Nope…sorry…unrepentant and all that…we love our winged, fanged nightwalkers…otherwise we wouldn’t write about them. (Did you ever believe otherwise?  Truly?)  Each of us in this very esoteric and close little circle (close and esoteric compared to other genres) has his own favorite type of Undead, and if the characteristics don’t exactly fit, why we’ll just use that good ol’ literary license and invent some which do.  I know one writer who allows her vamps to be able to utter the Holy Name without injury, and they actually have images in mirrors.  Another gave her nos the ability to conjure up an image in a mirror but only for a moment.  Some are repelled by garlic, others by various herbs and spices such as basil and oregano.  There days, the vampyre can be as varied as the humans on the planet, and it’s a very rare one indeed who hasn’t allowed himself to change with the times and avail himself—to some extent—of the technologies now present.  Hey, the vampire hunters are certainly taking advantage of the Internet, etc., so why shouldn’t the vampires, also?

Which conveniently segues into mention of my newest release, The Clan Andriescu.  I’ve done what I consider a pretty nervy thing with this novel…I’ve made myself a character in it.

In the foreward and also in the first chapter, readers will learn how a smart-ass adolescent named Tony-Paul happens, just by chance to meet three sightseeing tourists on a Savannsh beach.  They’re looking for something that doesn’t exist. He’s looking for…well, to tell the truth, at that stage of his life, TP didn’t know what he was looking for.  The tourists, however, did help him find a goal in his as yet undetermined life.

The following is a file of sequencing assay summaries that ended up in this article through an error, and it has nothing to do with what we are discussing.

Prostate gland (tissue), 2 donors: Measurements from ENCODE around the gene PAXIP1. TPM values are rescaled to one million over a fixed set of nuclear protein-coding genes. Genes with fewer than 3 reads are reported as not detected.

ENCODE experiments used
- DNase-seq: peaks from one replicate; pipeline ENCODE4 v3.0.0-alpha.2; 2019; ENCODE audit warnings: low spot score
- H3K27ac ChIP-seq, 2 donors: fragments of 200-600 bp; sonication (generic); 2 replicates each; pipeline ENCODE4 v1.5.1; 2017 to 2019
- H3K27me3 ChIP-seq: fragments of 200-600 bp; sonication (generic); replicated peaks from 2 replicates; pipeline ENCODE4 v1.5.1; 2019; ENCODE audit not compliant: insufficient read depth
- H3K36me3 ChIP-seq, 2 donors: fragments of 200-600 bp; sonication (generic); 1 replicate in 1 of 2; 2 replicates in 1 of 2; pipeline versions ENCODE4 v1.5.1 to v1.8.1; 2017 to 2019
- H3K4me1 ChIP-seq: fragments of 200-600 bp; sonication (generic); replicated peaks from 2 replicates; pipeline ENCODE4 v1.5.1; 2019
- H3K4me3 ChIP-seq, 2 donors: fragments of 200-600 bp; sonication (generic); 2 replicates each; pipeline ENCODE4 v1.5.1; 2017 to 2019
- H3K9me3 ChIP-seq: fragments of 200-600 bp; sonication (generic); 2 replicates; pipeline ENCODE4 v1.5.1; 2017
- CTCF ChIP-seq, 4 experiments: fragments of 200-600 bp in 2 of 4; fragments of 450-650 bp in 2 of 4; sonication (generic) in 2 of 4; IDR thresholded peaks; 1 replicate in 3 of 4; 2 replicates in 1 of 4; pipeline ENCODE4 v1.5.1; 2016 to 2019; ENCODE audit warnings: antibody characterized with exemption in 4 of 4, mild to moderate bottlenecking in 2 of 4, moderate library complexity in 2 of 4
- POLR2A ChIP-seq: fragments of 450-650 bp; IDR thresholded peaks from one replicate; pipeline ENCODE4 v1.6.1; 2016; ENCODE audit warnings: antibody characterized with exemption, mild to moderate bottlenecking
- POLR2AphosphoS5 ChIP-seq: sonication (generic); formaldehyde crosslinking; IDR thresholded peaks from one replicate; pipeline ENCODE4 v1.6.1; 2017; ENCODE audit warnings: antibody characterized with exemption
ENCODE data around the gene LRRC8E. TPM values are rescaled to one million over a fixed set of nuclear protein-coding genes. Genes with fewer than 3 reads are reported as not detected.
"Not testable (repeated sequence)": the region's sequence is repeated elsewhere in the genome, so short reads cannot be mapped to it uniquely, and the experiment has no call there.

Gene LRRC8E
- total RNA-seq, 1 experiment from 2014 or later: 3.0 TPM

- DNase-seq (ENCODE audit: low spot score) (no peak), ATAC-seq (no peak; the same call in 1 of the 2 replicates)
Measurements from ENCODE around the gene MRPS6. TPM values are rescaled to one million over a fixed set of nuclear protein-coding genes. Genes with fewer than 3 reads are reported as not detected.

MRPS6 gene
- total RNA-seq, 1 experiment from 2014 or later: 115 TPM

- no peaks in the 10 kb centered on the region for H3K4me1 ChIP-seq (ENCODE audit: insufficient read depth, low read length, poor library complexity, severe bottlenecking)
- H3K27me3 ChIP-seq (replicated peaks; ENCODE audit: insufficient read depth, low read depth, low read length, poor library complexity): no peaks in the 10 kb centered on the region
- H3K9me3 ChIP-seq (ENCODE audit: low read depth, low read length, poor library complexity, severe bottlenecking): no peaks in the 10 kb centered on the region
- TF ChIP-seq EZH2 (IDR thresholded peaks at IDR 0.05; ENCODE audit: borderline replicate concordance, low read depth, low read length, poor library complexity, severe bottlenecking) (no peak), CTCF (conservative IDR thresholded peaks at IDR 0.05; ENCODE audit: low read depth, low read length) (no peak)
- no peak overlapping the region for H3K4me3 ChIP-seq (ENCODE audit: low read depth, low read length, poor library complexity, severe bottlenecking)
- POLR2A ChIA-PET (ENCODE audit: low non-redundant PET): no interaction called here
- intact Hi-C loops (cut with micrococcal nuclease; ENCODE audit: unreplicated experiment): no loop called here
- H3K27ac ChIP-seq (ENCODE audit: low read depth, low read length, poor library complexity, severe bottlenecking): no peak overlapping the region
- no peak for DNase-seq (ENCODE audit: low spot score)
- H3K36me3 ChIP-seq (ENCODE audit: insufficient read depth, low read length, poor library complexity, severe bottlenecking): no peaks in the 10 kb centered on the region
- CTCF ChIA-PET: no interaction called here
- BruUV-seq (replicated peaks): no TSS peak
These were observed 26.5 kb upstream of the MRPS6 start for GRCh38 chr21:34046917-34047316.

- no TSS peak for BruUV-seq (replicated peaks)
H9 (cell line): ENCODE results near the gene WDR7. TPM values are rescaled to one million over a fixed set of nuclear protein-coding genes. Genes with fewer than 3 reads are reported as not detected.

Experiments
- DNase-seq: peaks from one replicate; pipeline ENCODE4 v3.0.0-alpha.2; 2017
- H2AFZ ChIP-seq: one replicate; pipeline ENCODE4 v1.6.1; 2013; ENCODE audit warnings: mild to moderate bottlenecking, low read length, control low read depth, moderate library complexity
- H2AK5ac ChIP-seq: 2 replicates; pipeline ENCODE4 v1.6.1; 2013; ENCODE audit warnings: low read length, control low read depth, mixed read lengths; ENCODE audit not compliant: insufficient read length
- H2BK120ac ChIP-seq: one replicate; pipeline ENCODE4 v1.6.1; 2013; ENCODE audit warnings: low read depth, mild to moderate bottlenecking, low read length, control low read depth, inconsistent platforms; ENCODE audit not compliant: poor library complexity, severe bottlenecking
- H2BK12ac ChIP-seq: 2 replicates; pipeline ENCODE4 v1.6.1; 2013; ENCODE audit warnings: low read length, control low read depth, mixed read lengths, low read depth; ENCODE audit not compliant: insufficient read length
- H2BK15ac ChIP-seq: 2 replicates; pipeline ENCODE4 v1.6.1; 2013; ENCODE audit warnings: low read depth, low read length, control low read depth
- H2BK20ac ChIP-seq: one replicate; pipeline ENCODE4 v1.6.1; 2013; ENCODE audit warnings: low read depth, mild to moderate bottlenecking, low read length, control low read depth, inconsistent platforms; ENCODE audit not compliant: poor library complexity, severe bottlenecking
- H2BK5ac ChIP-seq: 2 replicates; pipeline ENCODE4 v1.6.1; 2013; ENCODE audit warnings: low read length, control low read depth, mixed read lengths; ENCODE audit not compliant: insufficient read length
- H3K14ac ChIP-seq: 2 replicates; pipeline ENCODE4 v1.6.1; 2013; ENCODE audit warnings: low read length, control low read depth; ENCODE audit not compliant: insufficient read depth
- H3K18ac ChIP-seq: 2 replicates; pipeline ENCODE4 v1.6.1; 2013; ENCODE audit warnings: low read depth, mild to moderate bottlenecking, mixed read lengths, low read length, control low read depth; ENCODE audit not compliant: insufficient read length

Things get off to a bumpy start, but get better as it goes along.

If the following blurb/excerpt piques our interest (Oui, I know how to both spell and use that word properly) here’s the BUY LINK: https://www.classactbooks.com/index.php/general-fiction/horror/the-clan-andriescu-pdf-3482013-05-14-03-37-13-detail

BLURB, The Clan Andriescu

Marius, head of the Clan… Exiled for stealing one too many women from his prince…He can’t understand why the woman he loved in 1968 doesn’t want to renew their affair in 2013..

Valerius, the baby brother… ordered to marry, he selects the one girl who’s off limits because she’s human…all right to bite but not to wed…

Timon, the cousin… Being married to the most famous writer of vampire novels since Anne Rice can be fun, until she writes an exposé proving vampires are real…

When the sun sets on Savannah Beach, they meet a smart ass adolesdcent named Tony-Paul de Vissage…they entrust their life story to him…

Twenty years later, it becomes a novel…


“Back, foul fiend!” TP crossed one forefinger over the other, holding his hands in front of him.

“What the Hell are you doing?” The one called Val demanded, jumping back with a hiss.

Timon reached out, knocking TP’s hands apart. “That won’t help you,” he snarled. “We’re Jewish!”

“Don’t believe him.” Val recovered, leaning forward to whisper rather earnestly, “We’re Russian Orthodox. Really.”

“Back foul fiend?” Marius started laughing when TP spoke and now got himself under control. “I haven’t heard that phrase in at least a century. Where’d you dig up that?”

“I-I heard it in a Dracula movie the other night.” TP looked a little disappointed at their reaction.

“Dracula.” Marius looked disgruntled. “The best example of bad press, if ever there was. He should’ve sued his publicist.”

“If you’re through dissing Dracula, would you tell me…W-where am I?” wavered TP. “What have you done to me?”

“Done to you?” They looked at each other and back at him. “Nothing.”

“Don’t lie. I know what you are. Exactly.”

“Okay.” Timon walked over to the fainting couch and slouched on it, legs crossed, hands behind his head. “I’ll bite.” He looked as if he’d like to do just that. “What are we? Exactly?”


“Vam…” He began to laugh, displaying those overlong eyeteeth. “You’ve got a sense of humor, kid, I’ll give you that.”

URL: https://www.tony-paul.com/

Facebook: https://www.facebook.com/tonypaul.devissage?ref=tn_tnmn

MySpace: https://www.myspace.com/505918625

Goodreads: https://www.goodreads.com/author/show/5117438.Tony_Paul_de_Vissage